May the Grace of Christ

Penitential Rite

Reflecting the nature of the wedding liturgy, the penitential rite is kept very simple. It can be spoken or sung. If sung, a simple setting that has a short refrain for the assembly to repeat after the cantor would be best.


The Gloria is normally omitted unless the wedding within Mass takes place on a Sunday outside of Advent or Lent. The opening prayer concludes the Introductory Rites.

Liturgy of the Word

Responsorial Psalm

A brief period of reflective silence follows the first reading, then the responsorial psalm is SUNG. The assembly sings the antiphon with the cantor singing the verses.

Psalms 33, 34, 103, 112, 128, 145 and 148 are recommended in the Roman Ritual. Your parish music director will have settings of these from which you can choose.

Gospel Acclimation

The Gospel Acclamation (or Alleluia) must be sung. If it is not sung, it is omitted.

The most commonly used settings of this include the plainsong chant and the Celtic Alleluia. There are many other Alleluias and Acclamations that would work, especially if the music is printed in your worship aid.

Rite of Marriage

The actual Rite of Marriage does not call for any specific music, but a short acclamation of praise such as an alleluia refrain can be sung by the assembly after the exchange of vows and again after the exchange of rings.

Liturgy of the Eucharist

Preparation of the Gifts

An instrumental or vocal selection or a congregational hymn may accompanying the presentation and preparation of the gifts. The music used here should not prolong this part of the liturgy. If a congregational hymn is chosen, it follows the same criteria stated for the processional hymn. If a vocal solo is done it reflects God’s love for you and his blessing on your marriage. A few ideas are:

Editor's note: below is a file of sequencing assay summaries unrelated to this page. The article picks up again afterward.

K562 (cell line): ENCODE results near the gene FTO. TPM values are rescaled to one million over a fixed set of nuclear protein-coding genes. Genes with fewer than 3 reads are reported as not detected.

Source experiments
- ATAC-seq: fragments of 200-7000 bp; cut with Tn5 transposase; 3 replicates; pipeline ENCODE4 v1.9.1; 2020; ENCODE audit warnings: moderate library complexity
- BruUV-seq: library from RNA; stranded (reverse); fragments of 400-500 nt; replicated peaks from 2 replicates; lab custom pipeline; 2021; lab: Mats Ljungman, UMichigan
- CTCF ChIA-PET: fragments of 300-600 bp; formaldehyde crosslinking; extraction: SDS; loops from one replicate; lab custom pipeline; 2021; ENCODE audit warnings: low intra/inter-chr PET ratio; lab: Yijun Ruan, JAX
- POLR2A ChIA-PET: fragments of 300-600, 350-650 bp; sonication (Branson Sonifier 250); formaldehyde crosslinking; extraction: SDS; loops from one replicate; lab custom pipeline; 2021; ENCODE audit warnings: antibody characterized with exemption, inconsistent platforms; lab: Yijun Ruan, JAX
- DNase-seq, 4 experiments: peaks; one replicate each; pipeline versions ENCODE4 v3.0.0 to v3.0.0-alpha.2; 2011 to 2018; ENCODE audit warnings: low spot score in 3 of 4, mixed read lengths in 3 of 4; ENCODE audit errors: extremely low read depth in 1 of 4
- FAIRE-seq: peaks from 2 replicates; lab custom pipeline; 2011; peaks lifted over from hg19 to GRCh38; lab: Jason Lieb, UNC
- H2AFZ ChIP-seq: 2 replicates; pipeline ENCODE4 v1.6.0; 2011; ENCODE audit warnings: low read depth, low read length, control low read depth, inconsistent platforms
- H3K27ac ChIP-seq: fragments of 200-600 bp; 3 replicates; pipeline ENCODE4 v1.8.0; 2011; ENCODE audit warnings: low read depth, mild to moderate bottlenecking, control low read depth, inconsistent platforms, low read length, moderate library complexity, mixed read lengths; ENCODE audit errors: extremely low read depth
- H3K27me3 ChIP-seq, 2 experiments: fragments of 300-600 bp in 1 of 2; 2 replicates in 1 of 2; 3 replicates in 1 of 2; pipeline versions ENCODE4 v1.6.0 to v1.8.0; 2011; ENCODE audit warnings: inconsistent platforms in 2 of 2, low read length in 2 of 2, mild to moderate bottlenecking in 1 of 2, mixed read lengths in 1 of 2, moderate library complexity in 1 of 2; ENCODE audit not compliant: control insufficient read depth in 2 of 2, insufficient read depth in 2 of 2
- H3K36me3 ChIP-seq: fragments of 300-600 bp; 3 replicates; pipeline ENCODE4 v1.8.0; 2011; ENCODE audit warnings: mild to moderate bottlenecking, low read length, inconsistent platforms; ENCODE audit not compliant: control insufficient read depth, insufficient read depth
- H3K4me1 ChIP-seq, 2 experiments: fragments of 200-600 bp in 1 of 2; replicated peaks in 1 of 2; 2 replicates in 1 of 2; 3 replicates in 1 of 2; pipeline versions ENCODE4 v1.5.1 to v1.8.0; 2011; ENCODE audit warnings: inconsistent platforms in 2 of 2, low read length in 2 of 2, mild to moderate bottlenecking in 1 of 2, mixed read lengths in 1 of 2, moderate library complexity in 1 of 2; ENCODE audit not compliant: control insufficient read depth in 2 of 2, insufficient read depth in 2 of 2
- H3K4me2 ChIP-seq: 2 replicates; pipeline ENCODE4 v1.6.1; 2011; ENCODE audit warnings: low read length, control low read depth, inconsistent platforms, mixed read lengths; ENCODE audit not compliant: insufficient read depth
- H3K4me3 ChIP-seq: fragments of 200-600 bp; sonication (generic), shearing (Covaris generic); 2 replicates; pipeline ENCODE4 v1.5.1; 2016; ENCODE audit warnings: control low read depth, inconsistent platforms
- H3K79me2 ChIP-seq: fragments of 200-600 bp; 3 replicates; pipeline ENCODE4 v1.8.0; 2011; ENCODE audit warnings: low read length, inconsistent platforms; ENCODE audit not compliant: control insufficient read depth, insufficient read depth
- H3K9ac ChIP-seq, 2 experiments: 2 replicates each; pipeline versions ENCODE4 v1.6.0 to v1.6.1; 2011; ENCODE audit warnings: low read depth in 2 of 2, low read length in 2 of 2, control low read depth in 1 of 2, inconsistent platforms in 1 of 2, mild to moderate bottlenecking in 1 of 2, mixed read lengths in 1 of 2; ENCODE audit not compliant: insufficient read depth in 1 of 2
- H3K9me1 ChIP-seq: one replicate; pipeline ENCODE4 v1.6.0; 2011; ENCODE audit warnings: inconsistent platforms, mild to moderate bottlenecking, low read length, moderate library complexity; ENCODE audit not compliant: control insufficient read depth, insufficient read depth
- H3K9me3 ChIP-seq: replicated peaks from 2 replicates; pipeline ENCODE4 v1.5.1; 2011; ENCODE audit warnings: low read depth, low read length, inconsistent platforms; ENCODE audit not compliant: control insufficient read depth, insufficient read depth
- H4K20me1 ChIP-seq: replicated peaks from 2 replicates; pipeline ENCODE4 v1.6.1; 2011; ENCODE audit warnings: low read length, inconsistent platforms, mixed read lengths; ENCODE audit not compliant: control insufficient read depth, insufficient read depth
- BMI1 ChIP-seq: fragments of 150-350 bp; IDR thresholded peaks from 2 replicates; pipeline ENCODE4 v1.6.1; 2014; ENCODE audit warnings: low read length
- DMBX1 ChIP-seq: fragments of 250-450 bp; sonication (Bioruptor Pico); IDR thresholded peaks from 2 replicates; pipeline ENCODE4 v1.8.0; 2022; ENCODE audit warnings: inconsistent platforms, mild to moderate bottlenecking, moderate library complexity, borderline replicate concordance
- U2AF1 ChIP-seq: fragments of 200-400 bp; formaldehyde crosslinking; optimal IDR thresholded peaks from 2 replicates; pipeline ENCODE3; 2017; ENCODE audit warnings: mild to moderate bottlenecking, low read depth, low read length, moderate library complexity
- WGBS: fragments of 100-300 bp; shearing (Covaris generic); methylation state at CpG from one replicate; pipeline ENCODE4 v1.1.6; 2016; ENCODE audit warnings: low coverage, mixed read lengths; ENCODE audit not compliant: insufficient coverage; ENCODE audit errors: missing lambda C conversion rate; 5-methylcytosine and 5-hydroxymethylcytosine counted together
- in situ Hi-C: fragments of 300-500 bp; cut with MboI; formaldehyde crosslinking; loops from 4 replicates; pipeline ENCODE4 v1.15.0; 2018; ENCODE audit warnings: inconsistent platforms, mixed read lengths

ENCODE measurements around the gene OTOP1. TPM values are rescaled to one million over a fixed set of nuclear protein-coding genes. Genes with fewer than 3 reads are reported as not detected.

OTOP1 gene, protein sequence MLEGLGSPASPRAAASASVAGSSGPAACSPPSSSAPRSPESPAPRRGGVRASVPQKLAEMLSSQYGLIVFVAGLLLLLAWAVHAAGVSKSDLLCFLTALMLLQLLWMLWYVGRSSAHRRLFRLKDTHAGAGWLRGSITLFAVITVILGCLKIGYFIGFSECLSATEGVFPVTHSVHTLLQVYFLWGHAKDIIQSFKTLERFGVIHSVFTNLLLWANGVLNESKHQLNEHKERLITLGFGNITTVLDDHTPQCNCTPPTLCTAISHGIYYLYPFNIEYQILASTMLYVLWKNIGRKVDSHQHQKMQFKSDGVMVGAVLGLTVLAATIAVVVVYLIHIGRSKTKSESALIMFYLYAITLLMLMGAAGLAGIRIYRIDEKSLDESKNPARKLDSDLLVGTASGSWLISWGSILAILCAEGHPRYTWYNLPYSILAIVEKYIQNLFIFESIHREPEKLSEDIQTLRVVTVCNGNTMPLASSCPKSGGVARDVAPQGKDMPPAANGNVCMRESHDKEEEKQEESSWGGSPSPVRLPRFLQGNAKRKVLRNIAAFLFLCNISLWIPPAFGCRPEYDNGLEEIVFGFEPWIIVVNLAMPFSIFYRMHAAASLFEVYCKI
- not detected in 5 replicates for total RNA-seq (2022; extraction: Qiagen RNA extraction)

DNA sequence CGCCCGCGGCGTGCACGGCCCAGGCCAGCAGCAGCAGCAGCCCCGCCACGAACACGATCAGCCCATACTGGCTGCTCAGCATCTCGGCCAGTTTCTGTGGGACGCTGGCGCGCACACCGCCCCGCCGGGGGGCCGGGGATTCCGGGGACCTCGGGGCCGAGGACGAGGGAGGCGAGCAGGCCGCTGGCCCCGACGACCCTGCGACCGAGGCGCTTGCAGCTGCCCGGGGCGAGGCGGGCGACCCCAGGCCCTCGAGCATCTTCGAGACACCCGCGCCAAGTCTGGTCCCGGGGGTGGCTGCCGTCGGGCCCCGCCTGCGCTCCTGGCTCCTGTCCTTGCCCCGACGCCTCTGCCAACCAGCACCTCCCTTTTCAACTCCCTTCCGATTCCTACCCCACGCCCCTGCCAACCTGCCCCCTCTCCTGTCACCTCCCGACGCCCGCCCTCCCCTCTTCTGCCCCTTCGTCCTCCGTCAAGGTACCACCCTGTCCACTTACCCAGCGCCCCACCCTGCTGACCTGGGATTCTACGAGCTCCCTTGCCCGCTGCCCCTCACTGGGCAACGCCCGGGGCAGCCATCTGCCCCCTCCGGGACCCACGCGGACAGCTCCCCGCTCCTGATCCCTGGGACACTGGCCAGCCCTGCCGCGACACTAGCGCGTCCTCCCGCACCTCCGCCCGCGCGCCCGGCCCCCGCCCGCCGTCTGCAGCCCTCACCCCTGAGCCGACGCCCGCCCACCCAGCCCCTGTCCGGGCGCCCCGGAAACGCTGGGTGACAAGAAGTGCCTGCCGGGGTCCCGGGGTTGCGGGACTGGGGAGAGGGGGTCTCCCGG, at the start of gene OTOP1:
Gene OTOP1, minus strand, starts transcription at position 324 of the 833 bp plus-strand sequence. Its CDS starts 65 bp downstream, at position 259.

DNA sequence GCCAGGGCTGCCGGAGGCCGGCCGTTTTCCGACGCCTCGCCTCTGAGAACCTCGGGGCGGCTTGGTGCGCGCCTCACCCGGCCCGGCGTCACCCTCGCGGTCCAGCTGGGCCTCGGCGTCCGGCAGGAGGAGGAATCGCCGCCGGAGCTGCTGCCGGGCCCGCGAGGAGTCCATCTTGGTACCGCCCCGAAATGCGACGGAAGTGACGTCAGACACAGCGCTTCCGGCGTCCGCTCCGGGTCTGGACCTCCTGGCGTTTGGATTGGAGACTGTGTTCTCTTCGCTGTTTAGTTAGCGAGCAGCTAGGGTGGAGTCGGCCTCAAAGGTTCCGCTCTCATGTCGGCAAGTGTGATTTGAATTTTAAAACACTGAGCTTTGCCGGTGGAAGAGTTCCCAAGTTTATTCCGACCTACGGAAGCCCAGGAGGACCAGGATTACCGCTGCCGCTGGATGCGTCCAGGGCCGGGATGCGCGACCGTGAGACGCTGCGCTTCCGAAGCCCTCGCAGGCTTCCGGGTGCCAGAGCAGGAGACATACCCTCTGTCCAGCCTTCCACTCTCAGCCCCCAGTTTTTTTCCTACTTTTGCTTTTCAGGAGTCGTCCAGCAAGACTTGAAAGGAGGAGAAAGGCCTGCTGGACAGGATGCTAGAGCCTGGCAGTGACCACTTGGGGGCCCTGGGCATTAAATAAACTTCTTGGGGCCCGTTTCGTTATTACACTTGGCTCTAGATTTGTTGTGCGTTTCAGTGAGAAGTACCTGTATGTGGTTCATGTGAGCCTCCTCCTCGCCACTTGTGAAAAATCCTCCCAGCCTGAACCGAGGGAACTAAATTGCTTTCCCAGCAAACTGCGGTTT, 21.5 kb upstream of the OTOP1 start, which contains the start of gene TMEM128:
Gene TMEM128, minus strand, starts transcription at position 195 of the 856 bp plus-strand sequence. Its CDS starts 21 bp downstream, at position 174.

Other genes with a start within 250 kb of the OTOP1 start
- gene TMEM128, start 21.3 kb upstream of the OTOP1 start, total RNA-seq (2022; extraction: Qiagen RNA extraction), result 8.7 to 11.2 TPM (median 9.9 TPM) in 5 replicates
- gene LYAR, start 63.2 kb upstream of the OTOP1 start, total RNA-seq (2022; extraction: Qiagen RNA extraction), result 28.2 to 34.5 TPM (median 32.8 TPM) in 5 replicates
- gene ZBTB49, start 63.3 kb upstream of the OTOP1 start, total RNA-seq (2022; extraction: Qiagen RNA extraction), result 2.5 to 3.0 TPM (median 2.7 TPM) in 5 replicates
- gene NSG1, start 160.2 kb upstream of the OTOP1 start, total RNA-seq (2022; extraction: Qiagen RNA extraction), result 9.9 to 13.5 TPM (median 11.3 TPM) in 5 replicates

Wedding Song - Peeters or Schütz
Be Thou With Them - J. S. Bach
The Gift of Love - Hopson
When Love Is Found - Wren
A Nuptial Blessing - Joncas or Proulx
The Servant Song – Gillard

Eucharistic Acclimations

In the eucharistic celebration the acclamations which are sung are: Holy, Memorial Acclamation and Great Amen. Familiar musical settings led by the cantor encourage participation by the assembly. Some of the most well-known Eucharistic Prayer acclamations include:

Mass of Creation - Haugen
Mass of Light - Haas
Community Mass - Proulx
Heritage Mass - Alstott
People’s Mass - Vermulst

Communion Rite

Lord's Prayer

The Lord’s Prayer is the assembly’s common prayer, and the people must be able to participate. Generally it is spoken, but may be sung if the majority will be familiar with the setting. A solo version is not appropriate.

Lamb of God

The Lamb of God is a sung litany which accompanies the breaking of the bread.

Communion Song

Congregational singing is appropriate here because it gives expression to our unity in the Body of Christ. Preferably, a song with a refrain for the assembly would be chosen. Some ideas for communion songs are:

Gift of Finest Wheat
I Am the Bread of Life
Gather Us Together
Ubi Caritas – Taize, chant or Hurd
Eat this Bread
Taste and See - Haugen, Kreutz or Moore

Concluding Rite


A festive instrumental piece of music is most effective as accompaniment to the recessional. See processional list for some choices.

Devotion of Mary

Where the custom exists of placing flowers at the shrine of Our Lady, a Marian song, or an instrumental piece is appropriate. It takes place following the Prayer after Communion before the Dismissal.

Recommended Resources

All resources are available for use from the Liturgy Library at the Office of Prayer and Worship, (518) 453-6645.


Molly K. Stein and William C. Graham
Paulist Press


Paul Covino, ed.; The Pastoral Press

GIFT & PROMISE - bilingual

Instituto de Liturgia Hispana, Oregon
Catholic Press


Mary A. Simcoe, ed.
Liturgy Training Publications


Austin Fleming; Liturgical Training Publ.


Joseph Champlin; Ave Maria Press


Jeanne Cotter & David Haas; GIA


Paul Turner; Resource Publ.


Flor McCarthy, SDB; Costello Publishing Co, Inc.

YOUR WEDDING: A Planning Guideline

Greg Friedman, OFM; St. Anthony Messenger Press

Revised 06/10/03 - Office of Prayer and Worship
Approved by Bishop Howard J. Hubbard,
Bishop of Albany
June 13, 2003


Prelude Music:

Entrance Procession:

Gathering Song:

Old Testament Reading :


New Testament Reading :

Gospel Acclamation:

Gospel Reading :

Rite of Marriage

Musical Acclamations: _____________________________________________

*Preparation of the Gifts:

*Eucharistic Acclamations:

*Lamb of God:

*Communion Song:


Prelude Music:

*Needed only if Liturgy of the Eucharist (Mass) is being celebrated.